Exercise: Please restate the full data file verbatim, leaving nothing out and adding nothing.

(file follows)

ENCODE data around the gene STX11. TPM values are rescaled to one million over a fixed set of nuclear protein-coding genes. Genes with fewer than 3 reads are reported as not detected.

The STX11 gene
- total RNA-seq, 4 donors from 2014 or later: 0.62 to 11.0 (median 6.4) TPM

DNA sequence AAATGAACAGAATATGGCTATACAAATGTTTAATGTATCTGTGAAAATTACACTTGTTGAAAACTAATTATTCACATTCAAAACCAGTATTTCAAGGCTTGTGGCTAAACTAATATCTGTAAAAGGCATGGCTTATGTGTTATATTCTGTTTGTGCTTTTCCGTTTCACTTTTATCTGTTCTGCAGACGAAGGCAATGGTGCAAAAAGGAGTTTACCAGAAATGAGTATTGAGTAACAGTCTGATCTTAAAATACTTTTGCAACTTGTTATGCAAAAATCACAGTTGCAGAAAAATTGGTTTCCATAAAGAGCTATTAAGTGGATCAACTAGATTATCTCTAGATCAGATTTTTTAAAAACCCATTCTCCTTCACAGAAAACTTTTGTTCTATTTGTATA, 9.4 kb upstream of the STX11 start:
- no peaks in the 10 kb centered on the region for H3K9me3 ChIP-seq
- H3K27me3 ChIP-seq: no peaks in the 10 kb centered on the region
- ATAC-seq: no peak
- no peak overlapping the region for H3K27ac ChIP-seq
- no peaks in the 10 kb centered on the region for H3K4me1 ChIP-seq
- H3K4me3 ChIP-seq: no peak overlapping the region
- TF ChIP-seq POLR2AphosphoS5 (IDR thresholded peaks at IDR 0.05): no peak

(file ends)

ENCODE data around the gene STX11. TPM values are rescaled to one million over a fixed set of nuclear protein-coding genes. Genes with fewer than 3 reads are reported as not detected.

The STX11 gene
- total RNA-seq, 4 donors from 2014 or later: 0.62 to 11.0 (median 6.4) TPM

DNA sequence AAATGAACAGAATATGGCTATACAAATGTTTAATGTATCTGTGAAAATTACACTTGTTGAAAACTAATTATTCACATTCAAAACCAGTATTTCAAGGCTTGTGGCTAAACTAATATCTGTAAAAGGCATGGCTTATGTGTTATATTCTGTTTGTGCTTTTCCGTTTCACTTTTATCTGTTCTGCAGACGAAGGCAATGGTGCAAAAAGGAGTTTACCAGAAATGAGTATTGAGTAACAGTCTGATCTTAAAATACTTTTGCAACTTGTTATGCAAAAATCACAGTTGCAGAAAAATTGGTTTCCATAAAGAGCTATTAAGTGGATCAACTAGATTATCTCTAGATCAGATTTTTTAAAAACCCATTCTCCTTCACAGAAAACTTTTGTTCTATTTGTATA, 9.4 kb upstream of the STX11 start:
- no peaks in the 10 kb centered on the region for H3K9me3 ChIP-seq
- H3K27me3 ChIP-seq: no peaks in the 10 kb centered on the region
- ATAC-seq: no peak
- no peak overlapping the region for H3K27ac ChIP-seq
- no peaks in the 10 kb centered on the region for H3K4me1 ChIP-seq
- H3K4me3 ChIP-seq: no peak overlapping the region
- TF ChIP-seq POLR2AphosphoS5 (IDR thresholded peaks at IDR 0.05): no peak